Afraid of the Dark? Understanding Nyctophobia

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It is perfectly normal to be afraid of the dark. Everyone has experienced it at some point in their lives, mostly in childhood. Kids are usually conditioned into being scared of darkness due to horror movies and playful teasing from older people. While some people eventually get over this fear, others take it with them even as they grow older.

According to experts, the fear of darkness is grounded on the fact that humans innately fear what is unknown to them. Darkness prevents our eyes from understanding what is going on, and it instills fear because we start to realize we do not know who or what is out there. This feeling applies to both children and adults. Children imagine monsters and other creatures of horror lore lurking in the dark, while adults might think of more realistic scenarios like a robber breaking in during the night.

When a person’s fear of darkness starts exhibiting physical and emotional effects detrimental to his or her health, he or she has likely developed nyctophobia. While many of us can feel uneasy in the dark, a person with nyctophobia can be overwhelmingly terrified at the sudden darkness and display levels of anxiety and depression that can cause long-term health effects.

How do you know if you have nyctophobia?

It is easy to distinguish a reasonable fear of darkness from nyctophobia. Like most phobias, nyctophobia manifests in a person both in body and mind, with the symptoms often severe enough to affect daily activities. Several factors can cause this condition, with the most common being childhood experiences, trauma due to a stressful event, and genetics.

If a nyctophobic person encounters sudden darkness, or even if he or she just starts to think about being in the dark, heart palpitations and breathing difficulties are the most common physical indications. If the person can’t be calmed down right away, these feelings might cause chest pains due to tightening, lightheadedness, hot or cold flashes, excessive sweating and shaking, and ultimately, fainting.

Nyctophobic people can also get quite emotional once their fears are triggered. Some start displaying irrational behavior due to extreme anxiety and panic, such as continuous shouting and screaming. Others begin to feel a detachment from reality, caused by their mind’s desperation to escape the current situation.

Studies have found a strong correlation between nyctophobia and insomnia, which is easy to understand. People who are extremely afraid of the dark will have trouble relaxing, let alone sleeping at night when darkness is all around them. Naturally, when people do not get enough sleep, their health starts to deteriorate, and they become more prone to fatigue and depression.

How do you overcome nyctophobia?

While there is no surefire way to treat nyctophobia, there are several things an afflicted person can do to help ease the symptoms or lessen the triggers. It is essential to understand that when it comes to phobias, the more you try to put yourself in control of the situation, the better your chances are of overcoming it.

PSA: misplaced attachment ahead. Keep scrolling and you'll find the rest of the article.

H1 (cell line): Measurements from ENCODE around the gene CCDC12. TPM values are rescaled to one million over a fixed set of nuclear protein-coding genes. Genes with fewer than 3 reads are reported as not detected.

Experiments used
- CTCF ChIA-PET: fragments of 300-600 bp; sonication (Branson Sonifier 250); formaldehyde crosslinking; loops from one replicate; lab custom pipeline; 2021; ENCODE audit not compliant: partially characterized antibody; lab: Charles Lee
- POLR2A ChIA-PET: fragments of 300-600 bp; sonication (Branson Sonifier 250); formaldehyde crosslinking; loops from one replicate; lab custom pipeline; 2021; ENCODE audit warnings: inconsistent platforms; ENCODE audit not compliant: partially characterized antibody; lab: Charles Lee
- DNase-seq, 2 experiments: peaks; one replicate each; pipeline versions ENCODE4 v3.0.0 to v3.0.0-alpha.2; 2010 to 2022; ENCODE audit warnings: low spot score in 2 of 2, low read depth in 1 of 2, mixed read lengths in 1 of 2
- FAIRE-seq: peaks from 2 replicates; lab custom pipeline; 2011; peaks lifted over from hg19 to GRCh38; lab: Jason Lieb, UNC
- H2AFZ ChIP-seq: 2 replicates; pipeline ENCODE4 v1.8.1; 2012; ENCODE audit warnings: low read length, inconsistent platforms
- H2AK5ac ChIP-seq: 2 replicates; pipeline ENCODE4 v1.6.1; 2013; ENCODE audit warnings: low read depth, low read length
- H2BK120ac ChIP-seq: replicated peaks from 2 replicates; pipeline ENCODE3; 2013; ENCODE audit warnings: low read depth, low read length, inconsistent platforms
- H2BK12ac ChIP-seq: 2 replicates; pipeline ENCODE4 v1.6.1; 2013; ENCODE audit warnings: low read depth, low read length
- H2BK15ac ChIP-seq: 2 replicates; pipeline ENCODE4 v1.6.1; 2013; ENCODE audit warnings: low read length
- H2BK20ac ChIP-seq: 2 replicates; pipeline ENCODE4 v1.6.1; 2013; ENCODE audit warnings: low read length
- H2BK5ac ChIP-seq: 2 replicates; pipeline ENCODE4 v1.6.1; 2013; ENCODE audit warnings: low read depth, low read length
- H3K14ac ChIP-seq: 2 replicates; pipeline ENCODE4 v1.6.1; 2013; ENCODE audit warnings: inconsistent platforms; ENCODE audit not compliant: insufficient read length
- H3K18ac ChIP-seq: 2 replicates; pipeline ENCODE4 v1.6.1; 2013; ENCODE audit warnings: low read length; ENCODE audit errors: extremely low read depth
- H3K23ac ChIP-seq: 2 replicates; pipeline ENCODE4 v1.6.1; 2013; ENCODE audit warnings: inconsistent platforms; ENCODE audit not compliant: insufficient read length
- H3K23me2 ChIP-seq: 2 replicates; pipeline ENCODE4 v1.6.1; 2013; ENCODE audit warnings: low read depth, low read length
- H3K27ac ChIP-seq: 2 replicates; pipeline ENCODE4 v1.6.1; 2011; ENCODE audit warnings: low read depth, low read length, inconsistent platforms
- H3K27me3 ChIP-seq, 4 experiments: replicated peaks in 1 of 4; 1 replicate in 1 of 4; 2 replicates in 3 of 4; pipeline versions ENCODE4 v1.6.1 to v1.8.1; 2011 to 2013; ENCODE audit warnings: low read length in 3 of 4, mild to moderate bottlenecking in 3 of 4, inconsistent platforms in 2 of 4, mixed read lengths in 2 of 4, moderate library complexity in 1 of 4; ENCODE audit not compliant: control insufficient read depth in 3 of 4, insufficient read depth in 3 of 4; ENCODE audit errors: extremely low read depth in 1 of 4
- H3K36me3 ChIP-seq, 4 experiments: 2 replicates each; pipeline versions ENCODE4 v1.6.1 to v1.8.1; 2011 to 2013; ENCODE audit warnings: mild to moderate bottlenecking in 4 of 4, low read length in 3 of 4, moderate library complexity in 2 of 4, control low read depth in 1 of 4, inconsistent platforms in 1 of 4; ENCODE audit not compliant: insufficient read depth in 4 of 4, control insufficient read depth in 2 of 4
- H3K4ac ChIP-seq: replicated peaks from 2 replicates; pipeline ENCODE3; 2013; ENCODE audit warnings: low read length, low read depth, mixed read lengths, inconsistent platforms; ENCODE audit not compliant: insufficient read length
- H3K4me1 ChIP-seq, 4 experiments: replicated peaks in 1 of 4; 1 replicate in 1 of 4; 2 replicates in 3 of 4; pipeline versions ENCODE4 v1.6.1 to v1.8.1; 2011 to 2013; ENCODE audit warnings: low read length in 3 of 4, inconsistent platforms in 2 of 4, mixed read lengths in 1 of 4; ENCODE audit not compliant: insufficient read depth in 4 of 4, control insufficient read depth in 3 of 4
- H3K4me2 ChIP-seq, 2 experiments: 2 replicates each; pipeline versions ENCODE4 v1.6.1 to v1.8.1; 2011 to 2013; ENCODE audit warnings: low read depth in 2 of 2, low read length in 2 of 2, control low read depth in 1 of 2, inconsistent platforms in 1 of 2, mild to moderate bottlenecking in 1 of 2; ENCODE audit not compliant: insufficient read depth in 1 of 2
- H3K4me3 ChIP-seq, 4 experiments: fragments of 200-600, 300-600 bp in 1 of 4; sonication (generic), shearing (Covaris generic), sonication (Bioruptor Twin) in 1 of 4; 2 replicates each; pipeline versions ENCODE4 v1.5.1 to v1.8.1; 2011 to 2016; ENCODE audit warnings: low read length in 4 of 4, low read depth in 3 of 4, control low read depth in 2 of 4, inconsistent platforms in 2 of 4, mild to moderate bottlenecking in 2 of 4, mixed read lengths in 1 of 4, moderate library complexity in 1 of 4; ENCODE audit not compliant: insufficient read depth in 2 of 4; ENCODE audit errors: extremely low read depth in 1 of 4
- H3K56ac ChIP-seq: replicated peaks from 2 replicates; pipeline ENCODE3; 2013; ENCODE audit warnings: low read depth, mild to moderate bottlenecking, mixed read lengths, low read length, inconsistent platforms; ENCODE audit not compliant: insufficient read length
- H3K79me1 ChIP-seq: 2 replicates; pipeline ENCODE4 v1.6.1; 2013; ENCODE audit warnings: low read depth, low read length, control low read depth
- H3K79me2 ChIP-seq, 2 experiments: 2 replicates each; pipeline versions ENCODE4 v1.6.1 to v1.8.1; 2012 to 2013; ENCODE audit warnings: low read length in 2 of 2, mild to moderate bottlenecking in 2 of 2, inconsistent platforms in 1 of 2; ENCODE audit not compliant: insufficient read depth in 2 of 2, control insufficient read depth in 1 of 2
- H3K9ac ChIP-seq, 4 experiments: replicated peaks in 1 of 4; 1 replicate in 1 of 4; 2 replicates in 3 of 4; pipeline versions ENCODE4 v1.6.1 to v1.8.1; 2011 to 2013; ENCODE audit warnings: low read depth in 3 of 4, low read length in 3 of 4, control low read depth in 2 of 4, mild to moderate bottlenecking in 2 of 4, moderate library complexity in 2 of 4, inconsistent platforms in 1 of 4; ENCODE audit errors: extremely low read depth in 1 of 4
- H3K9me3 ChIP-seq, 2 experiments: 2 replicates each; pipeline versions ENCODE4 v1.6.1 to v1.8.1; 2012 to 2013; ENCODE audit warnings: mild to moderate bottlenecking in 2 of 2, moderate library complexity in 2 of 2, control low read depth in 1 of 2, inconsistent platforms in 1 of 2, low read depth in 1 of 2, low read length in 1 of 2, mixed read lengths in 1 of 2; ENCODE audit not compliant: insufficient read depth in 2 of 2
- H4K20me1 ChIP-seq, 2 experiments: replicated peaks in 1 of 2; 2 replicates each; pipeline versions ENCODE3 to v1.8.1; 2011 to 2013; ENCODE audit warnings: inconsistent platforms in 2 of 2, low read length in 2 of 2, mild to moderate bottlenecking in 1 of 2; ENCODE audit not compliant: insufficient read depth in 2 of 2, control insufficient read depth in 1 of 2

The best way to treat nyctophobia is to seek professional help. Speaking to a professional can help the patient better understand his or her condition, which should lead to an improved sense of mastery towards it as well. Therapy offers excellent support for people with phobias, but not everyone can afford to pay for a session or two. Fortunately, support does not have to be limited to experts—talking to family, loved ones, and friends about how you feel can also do wonders for your mental well-being.

Self-help can also significantly improve the chances of overcoming nyctophobia. Placing a lamp by the bedside or installing a solar panel as a battery to power the house in case of a blackout will surely help in making you feel safer during the night. Always carrying a flashlight is another simple but effective action in trying to get over the fear of the dark.

Experts claim that learning relaxation techniques to calm yourself during an episode substantially helps beat panic attacks by decreasing anxiety. When a person feels scared, the human body tends to take quicker breaths, so studying basic breathing exercises is an excellent way to understand and manage the situation.

Gradual desensitization to what you fear can also help beat your phobia. Exposing yourself to the dark in controlled and incremental doses should slowly help you adjust your levels of fear. Doing this alone can be quite challenging, however, so it is recommended to try this first with a guardian or a companion who makes you feel safe and comfortable.

Different people will have varying levels of nyctophobia, so the treatment that works for one might not apply to another. Do not be afraid to try several options until you find what works best for you. Facing your fears will be difficult, but winning the battle will reward you with a better experience in life.

Meta title: Nyctophobia: Why Some People Fear the Darkness

Meta description: A lot of people have a fear of darkness, especially during childhood. When this fear develops into an extreme feeling of helplessness and anxiety, it might already be nyctophobia.

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